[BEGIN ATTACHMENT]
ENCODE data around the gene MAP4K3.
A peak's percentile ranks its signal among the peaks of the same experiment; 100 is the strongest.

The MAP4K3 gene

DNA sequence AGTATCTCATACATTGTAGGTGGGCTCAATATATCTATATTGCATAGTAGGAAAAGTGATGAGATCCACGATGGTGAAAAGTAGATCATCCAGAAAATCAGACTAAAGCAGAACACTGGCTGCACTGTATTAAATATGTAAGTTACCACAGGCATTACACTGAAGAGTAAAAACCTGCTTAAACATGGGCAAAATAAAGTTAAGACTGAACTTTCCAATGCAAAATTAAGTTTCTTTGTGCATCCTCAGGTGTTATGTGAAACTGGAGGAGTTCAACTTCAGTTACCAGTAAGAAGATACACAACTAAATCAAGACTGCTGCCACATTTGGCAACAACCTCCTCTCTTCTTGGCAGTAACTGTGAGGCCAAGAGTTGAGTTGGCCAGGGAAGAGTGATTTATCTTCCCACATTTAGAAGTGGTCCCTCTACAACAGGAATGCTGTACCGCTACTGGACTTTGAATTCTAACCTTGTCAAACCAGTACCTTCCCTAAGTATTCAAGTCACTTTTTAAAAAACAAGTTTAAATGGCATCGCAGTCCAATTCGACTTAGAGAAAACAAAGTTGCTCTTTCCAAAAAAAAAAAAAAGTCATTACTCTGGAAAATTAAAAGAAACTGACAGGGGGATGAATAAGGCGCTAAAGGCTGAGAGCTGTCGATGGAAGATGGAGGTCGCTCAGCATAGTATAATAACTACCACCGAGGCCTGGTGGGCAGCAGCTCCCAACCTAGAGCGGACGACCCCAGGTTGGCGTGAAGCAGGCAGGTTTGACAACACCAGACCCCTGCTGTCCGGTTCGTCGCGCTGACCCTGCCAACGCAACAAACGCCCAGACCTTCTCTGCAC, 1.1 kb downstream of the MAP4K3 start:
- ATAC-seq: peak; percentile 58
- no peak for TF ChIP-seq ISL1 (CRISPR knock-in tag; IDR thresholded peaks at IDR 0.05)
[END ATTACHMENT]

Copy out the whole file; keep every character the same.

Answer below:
ENCODE data around the gene MAP4K3.
A peak's percentile ranks its signal among the peaks of the same experiment; 100 is the strongest.

The MAP4K3 gene

DNA sequence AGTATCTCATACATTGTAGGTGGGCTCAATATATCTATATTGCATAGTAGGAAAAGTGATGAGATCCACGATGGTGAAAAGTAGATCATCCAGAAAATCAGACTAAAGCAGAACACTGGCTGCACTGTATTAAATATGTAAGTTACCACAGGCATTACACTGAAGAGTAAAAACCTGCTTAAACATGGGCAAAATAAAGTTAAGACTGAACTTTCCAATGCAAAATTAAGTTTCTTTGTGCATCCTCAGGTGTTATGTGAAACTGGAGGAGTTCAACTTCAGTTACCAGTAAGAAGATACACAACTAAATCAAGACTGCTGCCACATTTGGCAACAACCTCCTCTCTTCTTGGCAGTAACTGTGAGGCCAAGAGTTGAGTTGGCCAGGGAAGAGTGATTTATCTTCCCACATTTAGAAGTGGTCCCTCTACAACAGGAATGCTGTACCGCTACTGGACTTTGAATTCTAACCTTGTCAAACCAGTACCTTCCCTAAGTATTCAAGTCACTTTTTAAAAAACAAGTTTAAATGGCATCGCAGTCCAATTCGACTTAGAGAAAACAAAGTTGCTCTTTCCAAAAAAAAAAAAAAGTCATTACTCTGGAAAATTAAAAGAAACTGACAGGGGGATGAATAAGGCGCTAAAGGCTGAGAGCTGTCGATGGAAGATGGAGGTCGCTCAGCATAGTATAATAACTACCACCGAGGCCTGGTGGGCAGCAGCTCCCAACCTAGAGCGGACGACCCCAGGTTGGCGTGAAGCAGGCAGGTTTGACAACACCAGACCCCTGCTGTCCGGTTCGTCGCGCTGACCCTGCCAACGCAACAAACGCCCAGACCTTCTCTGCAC, 1.1 kb downstream of the MAP4K3 start:
- ATAC-seq: peak; percentile 58
- no peak for TF ChIP-seq ISL1 (CRISPR knock-in tag; IDR thresholded peaks at IDR 0.05)